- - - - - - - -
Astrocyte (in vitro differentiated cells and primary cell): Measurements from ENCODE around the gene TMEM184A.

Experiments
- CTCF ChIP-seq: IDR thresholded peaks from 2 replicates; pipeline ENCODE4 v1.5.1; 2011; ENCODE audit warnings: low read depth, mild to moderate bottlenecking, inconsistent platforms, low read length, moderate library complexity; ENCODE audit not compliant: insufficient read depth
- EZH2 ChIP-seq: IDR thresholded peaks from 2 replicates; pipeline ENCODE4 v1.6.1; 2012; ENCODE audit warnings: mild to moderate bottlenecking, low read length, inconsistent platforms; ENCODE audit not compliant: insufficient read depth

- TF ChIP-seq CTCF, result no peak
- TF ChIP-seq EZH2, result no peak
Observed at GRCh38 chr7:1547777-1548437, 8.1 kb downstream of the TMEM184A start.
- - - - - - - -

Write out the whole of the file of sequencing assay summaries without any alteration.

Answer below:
Astrocyte (in vitro differentiated cells and primary cell): Measurements from ENCODE around the gene TMEM184A.

Experiments
- CTCF ChIP-seq: IDR thresholded peaks from 2 replicates; pipeline ENCODE4 v1.5.1; 2011; ENCODE audit warnings: low read depth, mild to moderate bottlenecking, inconsistent platforms, low read length, moderate library complexity; ENCODE audit not compliant: insufficient read depth
- EZH2 ChIP-seq: IDR thresholded peaks from 2 replicates; pipeline ENCODE4 v1.6.1; 2012; ENCODE audit warnings: mild to moderate bottlenecking, low read length, inconsistent platforms; ENCODE audit not compliant: insufficient read depth

- TF ChIP-seq CTCF, result no peak
- TF ChIP-seq EZH2, result no peak
Observed at GRCh38 chr7:1547777-1548437, 8.1 kb downstream of the TMEM184A start.